Water, being naturally plain, can adopt many tastes, some sweet, fizzy, or foul. The taste generally depends on the conditions it is exposed to. Water should be plain, sediment-free, and refreshing.
If the water doesn’t fulfill these conditions, it has either been modified to taste sweet or been contaminated by a pollutant.
Therefore, an irregularity has occurred if your water tastes bad. The possible reasons for the bad taste will be explored in this article. You can also expect to find a detailed explanation of the different foul tastes adopted by water and their causes.
Reasons Why Water Tastes Bad All Of A Sudden
Trust your senses to notify you when water begins to taste bad as your taste receptors are trained to notice any change in the taste of water. This is because you consume water daily and have subconscious expectations for its taste.
There are two major reasons why your previously refreshing water may start to taste bad. They are;
Contrary to popular belief, most of the available potable water isn’t 100% pure. In fact, it not advisable to drink 100% ultrapure water. It should contain elements and compounds that provide benefits to the body.
These elements are usually tasteless, and if present in the correct quantity, do not affect the taste of water. However, if a foreign object or an unusual element/metal is introduced to water, it becomes an impurity that can change the taste of water for bad. Here are examples of common foreign components in water and the different types of taste they cause:
1. Chlorine (Bleach Taste)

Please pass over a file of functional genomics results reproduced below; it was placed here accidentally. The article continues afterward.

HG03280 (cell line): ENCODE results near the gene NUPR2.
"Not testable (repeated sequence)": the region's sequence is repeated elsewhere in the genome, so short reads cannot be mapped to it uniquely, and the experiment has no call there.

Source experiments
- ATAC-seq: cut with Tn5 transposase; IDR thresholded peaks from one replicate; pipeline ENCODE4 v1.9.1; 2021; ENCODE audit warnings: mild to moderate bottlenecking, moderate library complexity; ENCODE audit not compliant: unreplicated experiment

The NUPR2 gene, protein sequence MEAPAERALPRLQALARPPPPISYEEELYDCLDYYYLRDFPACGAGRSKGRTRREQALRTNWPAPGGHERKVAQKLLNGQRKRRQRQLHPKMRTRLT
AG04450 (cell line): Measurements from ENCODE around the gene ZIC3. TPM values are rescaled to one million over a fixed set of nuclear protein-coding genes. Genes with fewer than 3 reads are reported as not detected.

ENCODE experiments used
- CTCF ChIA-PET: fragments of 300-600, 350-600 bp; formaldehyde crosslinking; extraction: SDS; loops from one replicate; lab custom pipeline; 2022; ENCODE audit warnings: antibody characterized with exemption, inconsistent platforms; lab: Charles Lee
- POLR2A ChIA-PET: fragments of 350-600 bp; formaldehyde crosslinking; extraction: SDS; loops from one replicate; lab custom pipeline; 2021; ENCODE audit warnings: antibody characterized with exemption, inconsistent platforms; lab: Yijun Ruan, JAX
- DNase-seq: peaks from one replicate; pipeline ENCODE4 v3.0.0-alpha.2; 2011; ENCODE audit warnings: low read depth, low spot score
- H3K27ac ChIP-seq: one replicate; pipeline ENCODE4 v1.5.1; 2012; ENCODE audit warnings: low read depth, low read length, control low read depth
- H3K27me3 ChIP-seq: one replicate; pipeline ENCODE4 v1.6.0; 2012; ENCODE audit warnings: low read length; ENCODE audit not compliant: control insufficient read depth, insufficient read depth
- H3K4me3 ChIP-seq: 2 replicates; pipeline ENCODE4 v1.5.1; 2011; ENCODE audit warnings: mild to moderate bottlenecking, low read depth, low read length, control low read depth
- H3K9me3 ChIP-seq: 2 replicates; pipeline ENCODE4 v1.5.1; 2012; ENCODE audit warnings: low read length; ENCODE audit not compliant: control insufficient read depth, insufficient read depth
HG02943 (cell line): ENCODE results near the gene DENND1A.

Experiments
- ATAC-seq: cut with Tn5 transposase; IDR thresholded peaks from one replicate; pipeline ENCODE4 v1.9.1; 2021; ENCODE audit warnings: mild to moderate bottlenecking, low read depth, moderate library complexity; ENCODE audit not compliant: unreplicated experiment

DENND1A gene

Chlorine is a popular disinfectant used for killing bacteria, viruses, and other microorganisms present in water. Its compounds are obtained from seawater, but since chlorine is not a natural drinking water component, it is regarded as foreign – a beneficial foreign additive. It helps to sterilize water and prevent the transmission of water-borne diseases such as cholera and dysentery.
Chlorination is done by adding a specific amount of chlorine to the water. The quantity of chlorine added to water determines its effectiveness, and it is recommended that 4g of chlorine is enough to sterilize 1000 liters of water. At that concentration, the water adopts a slight chlorine taste, which is usually minimal. This may be the reason why your water started tasting bad all of a sudden.
Suppose the taste completely overpowers your taste buds. In that case, it could mean that your water provider added more chlorine than necessary, and this should be communicated to them so they can make the right changes. Another possible reason could be that the chlorine in your water reacts with the plastic or metal parts of your plumbing or kitchen appliances.
2. Sulfur (Rotten Egg)
This sudden change in water taste is particularly common to water sourced from the ground. Sulfate compounds and sulfate-reducing bacteria are naturally present in groundwater, and tasting them in your drinking water signifies a high level of pollution. If the water was adequately purified, the bacteria and compound should have been filtered out.
In the scenario that the water was purified correctly, and your water still has a rotten egg/sulfur taste, it signifies the presence of sulfate-reducing bacteria in your plumbing. The bacteria dwell in oxygen-deficient environments and produce hydrogen sulfide gas during metabolism.
Hydrogen sulfide gas has a rotten egg smell that would corrupt the plain taste of water. Figure out the source of the smell and solve the problem by aerating the drains to release the gas.
3. Foreign Metals (Metallic Taste)
Some elements such as sodium, iron, and magnesium are part of the chemical components of drinking water. They exist in minute quantities and do not make water taste bad.